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Dave Richo

Soulfulness In Our Dreams
by David Richo, Ph.D.

Dreams, poetry, and myths all emerge from the same place: the point of contact between spirit and matter, human and divine, male and female, personal and transpersonal, ego and Self. Jung calls this point of contact the soul. The points are all related as Yin to Yang: complementaries that are ultimately unities (like breathing in and out).

Dreams are the royal road to and from the unconscious. They reveal our identity, our path, our next step, what resides in us and is ready to speak. Each dream speaks to our condition. Since dreams thus reflect and presage our life predicaments, they are living examples of synchronicity, meaningful coincidence.

Unexpected Miracles by David Richo

To know who we are is a twofold task. It is first of all to know our deepest wishes and longings as well as our loves and fears. It is also to know the space that opens in us when we go beyond needs, wishes, fears and expand our love. Dreams show us how to move between one and the other, how to continue our journey. Dreams introduce us not only to parts of ourselves but to visiting archetypes who may come to free us from the domination of the ego.

Our ego identity is encrusted with habitual ways of seeing ourselves, others, and our life. It is supremely devoid of surprises, full of boring, hackneyed, and predictable responses. Our soul identity is free of habits, biases, and orthodoxy. It is full of surprises, full of grace. Within this spiritual identity is a set of accurate, appropriate, and courageous responses to whatever life may bring. Our true Self is a reliable inner repertory of powers. It is like a Swiss army knife with blades for every circumstance that may face us in the forest. Dreams come to us from this power place—or rather space—in us.

Our journey is to advance past our ego’s entrenchments long enough to feel contact with wholeness in our soul/universe. Dreams are visions from a superior intelligence that points out our ego’s blind spots and challenges us to deal with them. Dreams come from a knowledge larger than ego or our I.Q. They tell us what we do not yet know. We have minds that are unable to know the deepest truths about us! What we figure out mentally about the meaning of a dream often misses the mark because dreams speak the soul’s language to the ego. They are not ego talking to itself. Like angels, dreams are intelligent agents that come to help us. Decisions made on the basis of logic alone betray this soulful voice within us that, thanks to our dreams, will not be silent long.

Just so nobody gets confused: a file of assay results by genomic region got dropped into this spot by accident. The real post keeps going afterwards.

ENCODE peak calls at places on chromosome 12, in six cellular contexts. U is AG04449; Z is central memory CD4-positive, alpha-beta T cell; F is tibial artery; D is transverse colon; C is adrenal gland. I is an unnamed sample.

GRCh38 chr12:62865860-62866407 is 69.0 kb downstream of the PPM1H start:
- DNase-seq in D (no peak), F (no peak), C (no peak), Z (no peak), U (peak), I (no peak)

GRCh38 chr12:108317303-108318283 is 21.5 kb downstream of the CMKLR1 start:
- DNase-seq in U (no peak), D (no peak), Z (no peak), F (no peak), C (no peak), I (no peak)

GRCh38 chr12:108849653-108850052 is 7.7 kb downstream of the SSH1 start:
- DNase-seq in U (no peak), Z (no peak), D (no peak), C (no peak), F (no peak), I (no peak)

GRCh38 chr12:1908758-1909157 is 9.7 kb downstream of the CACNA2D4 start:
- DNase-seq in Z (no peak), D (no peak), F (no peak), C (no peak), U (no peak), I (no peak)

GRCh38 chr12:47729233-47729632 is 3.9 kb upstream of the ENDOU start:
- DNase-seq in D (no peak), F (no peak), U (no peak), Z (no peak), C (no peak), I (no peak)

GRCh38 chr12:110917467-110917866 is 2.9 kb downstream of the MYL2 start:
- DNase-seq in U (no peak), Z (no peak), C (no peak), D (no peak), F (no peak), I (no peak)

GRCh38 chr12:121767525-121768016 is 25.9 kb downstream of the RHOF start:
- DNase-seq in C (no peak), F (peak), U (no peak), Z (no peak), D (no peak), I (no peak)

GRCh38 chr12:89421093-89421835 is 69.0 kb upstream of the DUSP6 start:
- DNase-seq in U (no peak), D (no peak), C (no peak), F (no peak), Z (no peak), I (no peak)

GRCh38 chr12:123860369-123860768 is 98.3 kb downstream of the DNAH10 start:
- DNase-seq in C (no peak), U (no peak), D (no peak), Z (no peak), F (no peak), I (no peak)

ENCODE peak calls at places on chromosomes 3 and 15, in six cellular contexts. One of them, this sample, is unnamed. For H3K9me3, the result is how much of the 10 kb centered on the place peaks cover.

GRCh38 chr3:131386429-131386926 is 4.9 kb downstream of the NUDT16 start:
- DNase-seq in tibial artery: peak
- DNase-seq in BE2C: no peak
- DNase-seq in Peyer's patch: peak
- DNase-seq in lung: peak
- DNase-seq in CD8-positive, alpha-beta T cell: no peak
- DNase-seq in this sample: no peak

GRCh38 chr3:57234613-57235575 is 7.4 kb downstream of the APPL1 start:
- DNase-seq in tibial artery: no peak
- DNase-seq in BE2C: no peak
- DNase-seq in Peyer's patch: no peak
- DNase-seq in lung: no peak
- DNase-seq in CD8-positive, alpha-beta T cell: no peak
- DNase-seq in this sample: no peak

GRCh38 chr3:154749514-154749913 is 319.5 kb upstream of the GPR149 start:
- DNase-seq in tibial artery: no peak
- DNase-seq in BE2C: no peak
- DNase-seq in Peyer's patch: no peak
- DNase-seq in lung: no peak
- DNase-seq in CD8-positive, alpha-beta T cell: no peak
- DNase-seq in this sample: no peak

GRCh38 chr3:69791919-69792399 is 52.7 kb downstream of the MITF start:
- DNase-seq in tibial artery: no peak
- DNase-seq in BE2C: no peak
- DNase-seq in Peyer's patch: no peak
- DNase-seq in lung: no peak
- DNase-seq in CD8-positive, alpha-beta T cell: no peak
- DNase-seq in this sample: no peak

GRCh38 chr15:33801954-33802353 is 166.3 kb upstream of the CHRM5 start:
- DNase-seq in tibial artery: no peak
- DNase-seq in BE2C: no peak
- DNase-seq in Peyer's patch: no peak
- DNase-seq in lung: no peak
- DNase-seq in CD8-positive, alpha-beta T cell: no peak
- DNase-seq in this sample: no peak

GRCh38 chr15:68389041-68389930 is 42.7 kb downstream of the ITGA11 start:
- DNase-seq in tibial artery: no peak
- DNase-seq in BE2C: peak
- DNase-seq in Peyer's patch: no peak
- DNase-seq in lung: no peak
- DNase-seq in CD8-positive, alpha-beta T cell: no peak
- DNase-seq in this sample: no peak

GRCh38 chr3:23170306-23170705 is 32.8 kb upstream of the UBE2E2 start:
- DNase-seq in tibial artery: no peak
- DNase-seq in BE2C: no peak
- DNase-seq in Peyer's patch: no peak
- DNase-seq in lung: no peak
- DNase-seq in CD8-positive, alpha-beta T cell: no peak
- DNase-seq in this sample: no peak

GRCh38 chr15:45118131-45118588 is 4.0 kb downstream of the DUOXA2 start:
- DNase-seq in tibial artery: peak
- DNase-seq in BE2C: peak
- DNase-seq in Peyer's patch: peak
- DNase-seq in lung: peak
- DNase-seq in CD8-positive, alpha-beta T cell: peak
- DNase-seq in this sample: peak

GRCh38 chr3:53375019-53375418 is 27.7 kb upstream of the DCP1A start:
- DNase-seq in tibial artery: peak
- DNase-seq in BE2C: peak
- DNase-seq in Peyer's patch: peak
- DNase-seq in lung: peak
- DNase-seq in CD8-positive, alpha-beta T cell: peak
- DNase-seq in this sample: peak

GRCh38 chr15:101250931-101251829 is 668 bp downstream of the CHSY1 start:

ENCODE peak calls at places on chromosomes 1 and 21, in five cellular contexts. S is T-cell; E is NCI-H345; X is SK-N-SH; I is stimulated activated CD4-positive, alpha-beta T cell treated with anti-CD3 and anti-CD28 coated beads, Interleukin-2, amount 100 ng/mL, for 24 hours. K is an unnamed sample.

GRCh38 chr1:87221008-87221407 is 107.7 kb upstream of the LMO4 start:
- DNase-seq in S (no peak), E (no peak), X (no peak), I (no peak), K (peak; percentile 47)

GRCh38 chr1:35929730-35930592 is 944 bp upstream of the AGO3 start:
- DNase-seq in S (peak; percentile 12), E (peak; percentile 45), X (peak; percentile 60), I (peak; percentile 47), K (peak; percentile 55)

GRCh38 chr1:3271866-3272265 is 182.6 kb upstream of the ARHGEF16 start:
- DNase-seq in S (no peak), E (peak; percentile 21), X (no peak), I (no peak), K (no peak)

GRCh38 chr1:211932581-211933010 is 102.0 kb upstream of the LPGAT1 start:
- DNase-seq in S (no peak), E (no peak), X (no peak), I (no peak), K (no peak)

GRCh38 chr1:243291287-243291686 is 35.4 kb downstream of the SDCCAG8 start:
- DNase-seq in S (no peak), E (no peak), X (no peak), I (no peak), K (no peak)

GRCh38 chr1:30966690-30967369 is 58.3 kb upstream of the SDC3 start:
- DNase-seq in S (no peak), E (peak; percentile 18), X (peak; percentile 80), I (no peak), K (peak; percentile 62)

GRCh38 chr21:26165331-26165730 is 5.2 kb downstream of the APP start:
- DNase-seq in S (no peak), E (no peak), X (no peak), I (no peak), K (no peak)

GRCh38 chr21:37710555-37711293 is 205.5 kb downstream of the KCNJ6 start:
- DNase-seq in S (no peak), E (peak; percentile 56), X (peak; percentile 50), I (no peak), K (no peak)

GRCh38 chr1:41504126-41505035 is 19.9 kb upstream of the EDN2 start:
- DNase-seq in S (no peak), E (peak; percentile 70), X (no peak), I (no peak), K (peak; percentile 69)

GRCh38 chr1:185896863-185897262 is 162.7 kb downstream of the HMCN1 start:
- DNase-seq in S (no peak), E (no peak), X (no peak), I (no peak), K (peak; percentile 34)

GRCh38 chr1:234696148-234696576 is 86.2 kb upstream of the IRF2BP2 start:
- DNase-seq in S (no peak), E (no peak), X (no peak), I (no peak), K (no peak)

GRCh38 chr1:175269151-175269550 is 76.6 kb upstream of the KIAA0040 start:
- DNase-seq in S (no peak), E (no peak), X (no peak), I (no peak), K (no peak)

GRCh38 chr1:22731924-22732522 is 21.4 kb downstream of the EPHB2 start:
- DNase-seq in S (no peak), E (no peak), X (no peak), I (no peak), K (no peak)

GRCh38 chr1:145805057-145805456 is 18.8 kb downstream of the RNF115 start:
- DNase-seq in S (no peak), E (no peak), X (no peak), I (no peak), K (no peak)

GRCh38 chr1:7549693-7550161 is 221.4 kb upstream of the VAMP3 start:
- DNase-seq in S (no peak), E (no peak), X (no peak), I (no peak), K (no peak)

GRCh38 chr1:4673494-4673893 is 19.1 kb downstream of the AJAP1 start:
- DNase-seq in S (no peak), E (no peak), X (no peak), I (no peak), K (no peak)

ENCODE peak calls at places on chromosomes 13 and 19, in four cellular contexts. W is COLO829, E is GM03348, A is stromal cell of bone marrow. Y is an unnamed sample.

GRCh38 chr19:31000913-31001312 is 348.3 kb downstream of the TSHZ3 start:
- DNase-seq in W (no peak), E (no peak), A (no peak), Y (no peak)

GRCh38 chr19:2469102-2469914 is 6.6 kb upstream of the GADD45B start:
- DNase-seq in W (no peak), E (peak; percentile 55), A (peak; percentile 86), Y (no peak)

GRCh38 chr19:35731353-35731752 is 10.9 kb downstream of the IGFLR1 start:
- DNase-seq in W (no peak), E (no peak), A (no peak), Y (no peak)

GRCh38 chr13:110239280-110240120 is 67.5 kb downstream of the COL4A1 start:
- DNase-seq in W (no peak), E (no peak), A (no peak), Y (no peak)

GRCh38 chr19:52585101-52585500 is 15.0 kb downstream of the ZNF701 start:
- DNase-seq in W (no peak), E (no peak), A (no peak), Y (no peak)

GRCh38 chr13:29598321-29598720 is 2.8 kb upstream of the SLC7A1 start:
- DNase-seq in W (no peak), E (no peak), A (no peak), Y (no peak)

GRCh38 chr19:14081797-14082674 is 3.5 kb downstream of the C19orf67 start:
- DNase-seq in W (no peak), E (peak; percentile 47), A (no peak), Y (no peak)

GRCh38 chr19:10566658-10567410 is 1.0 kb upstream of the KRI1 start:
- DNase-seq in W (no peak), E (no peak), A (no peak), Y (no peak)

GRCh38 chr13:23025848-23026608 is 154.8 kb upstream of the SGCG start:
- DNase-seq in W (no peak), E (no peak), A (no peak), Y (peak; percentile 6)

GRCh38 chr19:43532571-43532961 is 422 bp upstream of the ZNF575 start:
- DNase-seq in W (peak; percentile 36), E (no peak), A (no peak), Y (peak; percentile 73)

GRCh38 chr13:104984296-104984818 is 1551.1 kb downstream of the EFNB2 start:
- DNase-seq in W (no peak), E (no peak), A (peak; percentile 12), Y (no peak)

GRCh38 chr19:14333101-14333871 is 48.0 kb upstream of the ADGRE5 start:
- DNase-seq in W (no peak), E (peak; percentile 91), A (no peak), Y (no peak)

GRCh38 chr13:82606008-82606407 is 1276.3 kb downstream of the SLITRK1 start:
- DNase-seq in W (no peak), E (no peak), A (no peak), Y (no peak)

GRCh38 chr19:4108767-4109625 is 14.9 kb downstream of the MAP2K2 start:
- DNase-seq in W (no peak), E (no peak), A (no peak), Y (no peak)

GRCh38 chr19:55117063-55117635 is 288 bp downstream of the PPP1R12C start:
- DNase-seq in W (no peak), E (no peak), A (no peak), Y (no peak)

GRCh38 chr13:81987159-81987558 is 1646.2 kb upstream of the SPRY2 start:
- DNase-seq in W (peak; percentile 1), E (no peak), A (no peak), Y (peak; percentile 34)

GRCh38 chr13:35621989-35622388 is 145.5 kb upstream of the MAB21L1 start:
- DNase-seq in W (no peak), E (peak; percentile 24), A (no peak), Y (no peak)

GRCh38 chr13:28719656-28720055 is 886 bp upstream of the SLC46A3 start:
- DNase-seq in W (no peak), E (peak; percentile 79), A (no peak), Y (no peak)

Dreams do not tell us what to do but what is unlived in us. They show us where our soul—our point of connection—wants to activate. This larger intelligence is unconscious and does not use logic or clear language. The soul is the dream-maker not the logical mind. According to Jung, the soul is the connecting link between our consciousness and our unconscious. Soul is made up of images. The unconscious produces images as the body produces T-cells: pictures that tell how healing happens and even make it happen!

Dreams and synchronicity work together most conspicuously in what Jung calls the transcendent function of the psyche: a healing, synthesizing image arises automatically in a dream when we hold our warring tensions rather than side with any one of them. This powerful gift, built into the psyche, is another feature of our souls.

When we hold, rather than attach ourselves to one polarity, opposites combine. For example, we notice we are overly controlling and yet also at times overly submissive. To hold both of these is to contemplate both of them, make room for them by accepting their equal legitimacy but not acting solely from one or the other. A healing third option will arise, the soulful point of contact: I see myself in a dream being gentle and yet still asserting my rights. In this image—and consequent plan to put it into action—my quandary is resolved. I respect both sides and find a way to show both sides without violating myself or anyone else. This is how chaos becomes cosmos.

The psyche/soul is trustworthy. It synchronously produces just the image that helps us reconcile our inner oppositions. We face a conflict at the same time as the psyche provides a solution. Butterflies were the most common image on the walls of the children’s’ camps in Nazi Germany. What a touching example of the transcendent function of the beleaguered psyche!